By Jacqui BanaszynskiNo future for narrative? No support for longer pieces? No value in for print?
The folks at The Guardian bravely beg to differ — and bully to them for that.
As our sister publication, Nieman Lab, reported this week, the U.K.-based “newspaper” is taking its popular in-depth journalism back to print, packaged, designed and published in a bound “bookazine” to be sold at select British outlets. It will be sold as The Guardian Long Read Magazine, which pings off “The Long Read” family of stories now posted online or available in podcast form.
Nieman Lab’s Joshua Benton explains the move in detail, including what happened to similar efforts in the near past and the challenges going forward. If you’re one of the many reporter-writers out there who feel there’s no love for those hefty pieces you yearn to do, mix yourself a proper gin-based cocktail or put some milk in your tea and give it a read. You can also read about how The Guardian approached design of the magazine or listen to a podcast about the venture.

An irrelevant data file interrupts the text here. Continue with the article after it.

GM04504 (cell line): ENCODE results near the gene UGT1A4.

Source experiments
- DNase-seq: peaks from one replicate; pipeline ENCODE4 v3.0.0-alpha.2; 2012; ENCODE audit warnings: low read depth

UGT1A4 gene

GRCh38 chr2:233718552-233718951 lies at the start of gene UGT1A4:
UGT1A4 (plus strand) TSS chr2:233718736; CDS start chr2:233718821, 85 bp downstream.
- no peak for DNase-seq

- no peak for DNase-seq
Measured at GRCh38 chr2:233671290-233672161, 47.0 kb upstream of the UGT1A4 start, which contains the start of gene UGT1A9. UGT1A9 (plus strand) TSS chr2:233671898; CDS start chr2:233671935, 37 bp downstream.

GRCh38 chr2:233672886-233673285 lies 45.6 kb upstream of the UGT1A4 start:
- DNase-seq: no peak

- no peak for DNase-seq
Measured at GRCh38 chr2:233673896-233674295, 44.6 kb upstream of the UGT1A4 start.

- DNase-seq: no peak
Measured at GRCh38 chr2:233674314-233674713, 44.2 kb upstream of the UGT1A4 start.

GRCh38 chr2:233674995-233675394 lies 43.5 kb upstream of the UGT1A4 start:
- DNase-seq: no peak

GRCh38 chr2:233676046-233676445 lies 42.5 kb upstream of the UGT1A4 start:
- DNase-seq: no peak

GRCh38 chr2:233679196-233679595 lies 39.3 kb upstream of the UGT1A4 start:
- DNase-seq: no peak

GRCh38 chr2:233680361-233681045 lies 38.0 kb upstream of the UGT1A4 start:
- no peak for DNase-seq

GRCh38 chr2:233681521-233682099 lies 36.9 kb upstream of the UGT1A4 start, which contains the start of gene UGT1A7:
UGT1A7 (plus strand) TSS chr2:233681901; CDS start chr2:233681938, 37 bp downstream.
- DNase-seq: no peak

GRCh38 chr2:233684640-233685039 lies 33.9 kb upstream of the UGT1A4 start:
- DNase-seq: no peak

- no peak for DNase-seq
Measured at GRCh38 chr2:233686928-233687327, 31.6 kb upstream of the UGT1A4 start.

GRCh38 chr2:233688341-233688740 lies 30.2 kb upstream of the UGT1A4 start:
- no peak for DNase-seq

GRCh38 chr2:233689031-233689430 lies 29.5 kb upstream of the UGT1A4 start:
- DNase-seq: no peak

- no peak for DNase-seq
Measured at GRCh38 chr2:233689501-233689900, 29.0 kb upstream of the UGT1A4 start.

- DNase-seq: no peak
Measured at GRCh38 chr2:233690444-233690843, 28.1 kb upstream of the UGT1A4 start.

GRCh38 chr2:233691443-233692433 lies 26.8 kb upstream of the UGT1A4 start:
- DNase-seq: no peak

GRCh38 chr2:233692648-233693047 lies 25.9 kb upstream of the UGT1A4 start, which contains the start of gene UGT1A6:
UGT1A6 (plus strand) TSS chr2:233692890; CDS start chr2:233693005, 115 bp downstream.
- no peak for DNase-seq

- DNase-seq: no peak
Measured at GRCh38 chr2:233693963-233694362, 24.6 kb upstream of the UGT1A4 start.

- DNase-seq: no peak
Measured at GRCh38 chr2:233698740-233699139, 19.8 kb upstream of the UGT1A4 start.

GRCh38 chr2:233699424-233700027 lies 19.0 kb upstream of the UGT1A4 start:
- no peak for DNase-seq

Meanwhile, two notes from me:
I referred to The Guardian as a “newspaper” in quotes. Yes, it is a newspaper, but most of you who read it probably do so online. Platform matters, but even as traditional newspapers move to mostly online, they practice a type of journalism I think of as the purview of print.
Second, I try to find other terms besides “longform” to describe meticulously reported and deliciously written nonfiction stories. Yes, many — maybe most — are longer than daily news reports. But I think the quality of a piece should be measured by substance — not length.